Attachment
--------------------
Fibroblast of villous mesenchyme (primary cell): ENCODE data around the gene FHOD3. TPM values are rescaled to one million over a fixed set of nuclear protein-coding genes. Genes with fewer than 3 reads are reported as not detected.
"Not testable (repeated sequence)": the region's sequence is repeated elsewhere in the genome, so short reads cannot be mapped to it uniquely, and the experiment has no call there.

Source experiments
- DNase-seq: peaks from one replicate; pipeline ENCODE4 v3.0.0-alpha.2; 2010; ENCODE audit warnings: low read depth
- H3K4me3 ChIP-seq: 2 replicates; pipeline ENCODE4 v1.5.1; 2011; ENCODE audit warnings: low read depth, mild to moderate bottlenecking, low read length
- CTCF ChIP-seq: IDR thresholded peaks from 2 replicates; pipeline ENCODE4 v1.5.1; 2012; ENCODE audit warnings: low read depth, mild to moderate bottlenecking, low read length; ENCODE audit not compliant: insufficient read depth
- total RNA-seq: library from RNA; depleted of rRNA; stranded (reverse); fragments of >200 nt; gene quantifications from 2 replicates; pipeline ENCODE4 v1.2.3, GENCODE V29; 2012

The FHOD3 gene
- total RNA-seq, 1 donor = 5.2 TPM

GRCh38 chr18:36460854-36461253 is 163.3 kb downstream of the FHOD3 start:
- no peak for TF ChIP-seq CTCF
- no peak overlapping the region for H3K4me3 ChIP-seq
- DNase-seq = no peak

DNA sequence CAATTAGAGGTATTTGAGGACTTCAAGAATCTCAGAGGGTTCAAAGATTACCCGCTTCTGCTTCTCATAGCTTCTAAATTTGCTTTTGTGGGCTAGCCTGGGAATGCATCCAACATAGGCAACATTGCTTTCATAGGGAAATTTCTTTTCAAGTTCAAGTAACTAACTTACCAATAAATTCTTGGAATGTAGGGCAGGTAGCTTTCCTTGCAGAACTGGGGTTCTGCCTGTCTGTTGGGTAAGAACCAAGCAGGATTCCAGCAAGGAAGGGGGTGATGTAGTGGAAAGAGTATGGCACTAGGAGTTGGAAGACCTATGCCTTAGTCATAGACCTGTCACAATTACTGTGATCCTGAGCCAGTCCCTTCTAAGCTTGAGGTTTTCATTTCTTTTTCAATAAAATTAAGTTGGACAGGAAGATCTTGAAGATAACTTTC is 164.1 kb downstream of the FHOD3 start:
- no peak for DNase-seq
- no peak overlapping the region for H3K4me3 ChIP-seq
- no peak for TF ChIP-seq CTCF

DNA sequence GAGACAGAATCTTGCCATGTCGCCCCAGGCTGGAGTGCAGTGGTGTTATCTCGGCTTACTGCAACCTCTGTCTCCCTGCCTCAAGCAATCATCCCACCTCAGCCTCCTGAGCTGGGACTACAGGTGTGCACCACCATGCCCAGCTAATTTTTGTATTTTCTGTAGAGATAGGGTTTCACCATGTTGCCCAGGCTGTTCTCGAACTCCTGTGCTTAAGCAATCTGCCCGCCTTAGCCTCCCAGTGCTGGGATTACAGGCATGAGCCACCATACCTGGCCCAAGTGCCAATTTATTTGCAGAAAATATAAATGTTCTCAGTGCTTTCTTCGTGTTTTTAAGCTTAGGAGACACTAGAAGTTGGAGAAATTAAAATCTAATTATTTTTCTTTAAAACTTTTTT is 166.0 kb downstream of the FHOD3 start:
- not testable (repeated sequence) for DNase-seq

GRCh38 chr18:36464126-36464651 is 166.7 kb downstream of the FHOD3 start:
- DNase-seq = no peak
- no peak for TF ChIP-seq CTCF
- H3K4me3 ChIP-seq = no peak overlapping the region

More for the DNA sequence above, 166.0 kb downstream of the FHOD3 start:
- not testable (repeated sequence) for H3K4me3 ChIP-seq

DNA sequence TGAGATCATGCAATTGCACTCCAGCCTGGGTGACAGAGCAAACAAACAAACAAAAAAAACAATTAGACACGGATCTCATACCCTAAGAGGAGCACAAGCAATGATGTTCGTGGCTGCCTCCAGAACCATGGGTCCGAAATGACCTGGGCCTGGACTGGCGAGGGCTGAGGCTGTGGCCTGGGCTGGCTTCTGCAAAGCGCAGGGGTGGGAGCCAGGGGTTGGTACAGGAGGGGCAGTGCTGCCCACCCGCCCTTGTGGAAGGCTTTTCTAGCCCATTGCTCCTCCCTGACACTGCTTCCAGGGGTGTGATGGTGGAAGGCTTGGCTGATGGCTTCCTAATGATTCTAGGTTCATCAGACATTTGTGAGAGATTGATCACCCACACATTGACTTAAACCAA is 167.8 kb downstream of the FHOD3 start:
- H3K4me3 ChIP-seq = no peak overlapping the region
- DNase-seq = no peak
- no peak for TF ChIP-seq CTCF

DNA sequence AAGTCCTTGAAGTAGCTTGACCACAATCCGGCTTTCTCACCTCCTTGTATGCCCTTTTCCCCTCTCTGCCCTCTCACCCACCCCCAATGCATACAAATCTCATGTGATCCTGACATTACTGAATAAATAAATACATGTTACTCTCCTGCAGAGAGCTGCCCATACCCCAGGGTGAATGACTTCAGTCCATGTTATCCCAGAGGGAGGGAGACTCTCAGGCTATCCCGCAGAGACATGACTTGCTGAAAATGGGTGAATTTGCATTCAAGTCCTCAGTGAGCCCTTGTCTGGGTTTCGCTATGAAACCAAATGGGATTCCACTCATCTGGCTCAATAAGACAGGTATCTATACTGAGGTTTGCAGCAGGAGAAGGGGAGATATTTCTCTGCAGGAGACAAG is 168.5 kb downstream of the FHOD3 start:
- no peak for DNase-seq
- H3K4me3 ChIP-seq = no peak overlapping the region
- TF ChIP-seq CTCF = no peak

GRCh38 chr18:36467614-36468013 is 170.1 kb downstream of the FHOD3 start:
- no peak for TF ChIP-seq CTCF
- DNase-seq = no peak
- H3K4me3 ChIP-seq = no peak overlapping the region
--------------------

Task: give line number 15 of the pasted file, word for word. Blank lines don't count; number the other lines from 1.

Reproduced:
- no peak for DNase-seq